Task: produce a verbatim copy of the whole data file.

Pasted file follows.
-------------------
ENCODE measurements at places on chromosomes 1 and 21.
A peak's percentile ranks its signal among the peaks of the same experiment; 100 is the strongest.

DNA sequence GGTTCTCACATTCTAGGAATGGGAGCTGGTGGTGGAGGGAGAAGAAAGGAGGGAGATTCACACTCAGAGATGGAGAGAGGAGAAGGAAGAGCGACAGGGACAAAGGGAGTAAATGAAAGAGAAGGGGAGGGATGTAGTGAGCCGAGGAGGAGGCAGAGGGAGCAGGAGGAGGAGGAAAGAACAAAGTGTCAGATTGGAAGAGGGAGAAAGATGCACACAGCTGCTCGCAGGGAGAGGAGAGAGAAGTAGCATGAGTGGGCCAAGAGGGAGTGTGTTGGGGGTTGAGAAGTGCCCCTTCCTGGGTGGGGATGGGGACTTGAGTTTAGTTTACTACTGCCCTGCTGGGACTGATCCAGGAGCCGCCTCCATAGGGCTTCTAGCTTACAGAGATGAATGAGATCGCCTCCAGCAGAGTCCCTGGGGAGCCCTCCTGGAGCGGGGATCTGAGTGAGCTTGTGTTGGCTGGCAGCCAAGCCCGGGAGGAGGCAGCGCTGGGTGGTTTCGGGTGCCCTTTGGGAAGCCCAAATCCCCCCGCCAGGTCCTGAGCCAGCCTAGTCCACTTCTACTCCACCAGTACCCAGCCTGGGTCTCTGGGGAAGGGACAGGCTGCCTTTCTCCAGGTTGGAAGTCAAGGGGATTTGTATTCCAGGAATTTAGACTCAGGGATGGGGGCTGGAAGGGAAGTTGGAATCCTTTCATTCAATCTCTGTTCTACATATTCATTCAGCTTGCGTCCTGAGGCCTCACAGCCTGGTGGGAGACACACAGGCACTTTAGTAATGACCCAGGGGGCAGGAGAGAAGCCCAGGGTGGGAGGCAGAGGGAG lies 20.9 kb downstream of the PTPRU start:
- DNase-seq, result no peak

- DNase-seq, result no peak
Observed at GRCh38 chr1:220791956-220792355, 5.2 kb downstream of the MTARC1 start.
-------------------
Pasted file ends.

ENCODE measurements at places on chromosomes 1 and 21.
A peak's percentile ranks its signal among the peaks of the same experiment; 100 is the strongest.

DNA sequence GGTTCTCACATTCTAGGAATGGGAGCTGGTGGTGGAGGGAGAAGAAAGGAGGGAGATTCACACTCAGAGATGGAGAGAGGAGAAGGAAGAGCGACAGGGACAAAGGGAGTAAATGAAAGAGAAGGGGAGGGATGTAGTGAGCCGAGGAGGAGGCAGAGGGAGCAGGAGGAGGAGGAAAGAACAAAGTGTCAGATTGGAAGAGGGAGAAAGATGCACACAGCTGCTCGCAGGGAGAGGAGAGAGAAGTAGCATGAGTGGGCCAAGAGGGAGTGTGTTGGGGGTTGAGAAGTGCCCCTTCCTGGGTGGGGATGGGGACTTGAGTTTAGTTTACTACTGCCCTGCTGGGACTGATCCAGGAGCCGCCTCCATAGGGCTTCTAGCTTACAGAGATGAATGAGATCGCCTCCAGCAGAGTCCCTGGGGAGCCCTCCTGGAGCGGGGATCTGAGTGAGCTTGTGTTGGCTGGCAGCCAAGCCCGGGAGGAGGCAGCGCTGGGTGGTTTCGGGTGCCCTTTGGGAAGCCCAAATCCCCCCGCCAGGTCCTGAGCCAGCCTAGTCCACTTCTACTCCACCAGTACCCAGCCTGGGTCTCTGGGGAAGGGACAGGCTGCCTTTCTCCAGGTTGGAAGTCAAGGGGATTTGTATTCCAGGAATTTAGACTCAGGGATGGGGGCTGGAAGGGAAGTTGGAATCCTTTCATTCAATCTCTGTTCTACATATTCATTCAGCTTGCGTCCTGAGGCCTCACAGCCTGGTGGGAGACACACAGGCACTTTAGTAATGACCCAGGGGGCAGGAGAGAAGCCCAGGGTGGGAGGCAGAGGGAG lies 20.9 kb downstream of the PTPRU start:
- DNase-seq, result no peak

- DNase-seq, result no peak
Observed at GRCh38 chr1:220791956-220792355, 5.2 kb downstream of the MTARC1 start.